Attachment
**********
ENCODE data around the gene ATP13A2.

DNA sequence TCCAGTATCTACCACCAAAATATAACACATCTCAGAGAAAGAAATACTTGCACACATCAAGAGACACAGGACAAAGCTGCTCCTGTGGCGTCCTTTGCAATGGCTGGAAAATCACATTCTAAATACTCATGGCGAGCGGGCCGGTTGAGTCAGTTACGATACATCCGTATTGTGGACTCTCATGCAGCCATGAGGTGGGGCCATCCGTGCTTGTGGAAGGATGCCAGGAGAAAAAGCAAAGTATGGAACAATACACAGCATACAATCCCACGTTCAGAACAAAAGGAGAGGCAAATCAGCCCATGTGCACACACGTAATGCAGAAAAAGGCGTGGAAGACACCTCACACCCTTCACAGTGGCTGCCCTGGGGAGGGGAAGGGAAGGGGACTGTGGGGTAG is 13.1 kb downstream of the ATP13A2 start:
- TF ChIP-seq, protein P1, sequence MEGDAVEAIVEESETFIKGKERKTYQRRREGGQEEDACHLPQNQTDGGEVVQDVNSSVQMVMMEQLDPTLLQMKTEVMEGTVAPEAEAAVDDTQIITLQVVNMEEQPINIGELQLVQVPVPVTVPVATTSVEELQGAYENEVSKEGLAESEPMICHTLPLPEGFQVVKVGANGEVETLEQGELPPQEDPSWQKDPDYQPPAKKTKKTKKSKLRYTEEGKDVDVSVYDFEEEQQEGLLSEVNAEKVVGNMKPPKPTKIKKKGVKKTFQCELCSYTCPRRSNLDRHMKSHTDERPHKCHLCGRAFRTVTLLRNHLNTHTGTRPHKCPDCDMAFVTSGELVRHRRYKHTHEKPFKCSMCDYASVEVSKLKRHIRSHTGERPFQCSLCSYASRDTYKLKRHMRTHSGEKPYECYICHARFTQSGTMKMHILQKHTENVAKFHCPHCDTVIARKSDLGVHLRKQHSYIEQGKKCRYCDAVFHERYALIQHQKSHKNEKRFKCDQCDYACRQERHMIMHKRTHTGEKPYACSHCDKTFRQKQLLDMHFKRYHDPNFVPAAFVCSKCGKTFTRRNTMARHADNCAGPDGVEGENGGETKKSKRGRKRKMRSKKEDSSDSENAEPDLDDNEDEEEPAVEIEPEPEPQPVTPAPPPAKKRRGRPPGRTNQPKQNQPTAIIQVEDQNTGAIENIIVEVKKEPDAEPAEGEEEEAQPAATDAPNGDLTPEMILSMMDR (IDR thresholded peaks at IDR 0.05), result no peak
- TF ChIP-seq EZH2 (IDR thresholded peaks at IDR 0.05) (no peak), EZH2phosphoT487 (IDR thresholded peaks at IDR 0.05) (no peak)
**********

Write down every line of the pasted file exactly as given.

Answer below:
ENCODE data around the gene ATP13A2.

DNA sequence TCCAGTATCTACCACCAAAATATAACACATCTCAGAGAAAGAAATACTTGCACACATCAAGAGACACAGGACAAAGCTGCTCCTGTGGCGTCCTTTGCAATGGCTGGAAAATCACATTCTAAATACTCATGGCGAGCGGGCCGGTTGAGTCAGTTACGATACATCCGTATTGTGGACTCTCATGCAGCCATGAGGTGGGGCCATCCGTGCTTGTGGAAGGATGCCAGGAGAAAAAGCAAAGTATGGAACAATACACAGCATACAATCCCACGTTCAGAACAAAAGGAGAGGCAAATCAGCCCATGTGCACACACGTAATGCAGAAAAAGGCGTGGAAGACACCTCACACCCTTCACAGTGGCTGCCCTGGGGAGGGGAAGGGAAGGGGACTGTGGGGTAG is 13.1 kb downstream of the ATP13A2 start:
- TF ChIP-seq, protein P1, sequence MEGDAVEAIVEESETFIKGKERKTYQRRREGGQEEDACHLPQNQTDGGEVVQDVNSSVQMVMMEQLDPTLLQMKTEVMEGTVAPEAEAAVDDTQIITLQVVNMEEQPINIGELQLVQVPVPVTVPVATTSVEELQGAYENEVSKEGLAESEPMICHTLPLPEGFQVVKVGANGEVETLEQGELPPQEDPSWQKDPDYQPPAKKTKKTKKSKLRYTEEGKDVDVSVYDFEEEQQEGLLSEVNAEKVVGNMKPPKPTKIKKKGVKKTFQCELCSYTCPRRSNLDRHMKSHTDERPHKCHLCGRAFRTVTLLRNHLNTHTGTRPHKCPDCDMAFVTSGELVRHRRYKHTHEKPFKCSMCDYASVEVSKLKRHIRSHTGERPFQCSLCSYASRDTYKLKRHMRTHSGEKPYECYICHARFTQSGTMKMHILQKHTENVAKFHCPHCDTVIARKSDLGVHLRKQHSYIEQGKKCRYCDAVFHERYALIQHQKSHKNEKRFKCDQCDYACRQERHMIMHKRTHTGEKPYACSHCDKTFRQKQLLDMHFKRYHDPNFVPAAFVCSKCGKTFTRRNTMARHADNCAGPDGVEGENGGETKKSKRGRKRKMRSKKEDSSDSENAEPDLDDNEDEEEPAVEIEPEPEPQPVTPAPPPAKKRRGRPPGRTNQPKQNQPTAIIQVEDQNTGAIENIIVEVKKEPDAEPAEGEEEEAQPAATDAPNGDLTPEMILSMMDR (IDR thresholded peaks at IDR 0.05), result no peak
- TF ChIP-seq EZH2 (IDR thresholded peaks at IDR 0.05) (no peak), EZH2phosphoT487 (IDR thresholded peaks at IDR 0.05) (no peak)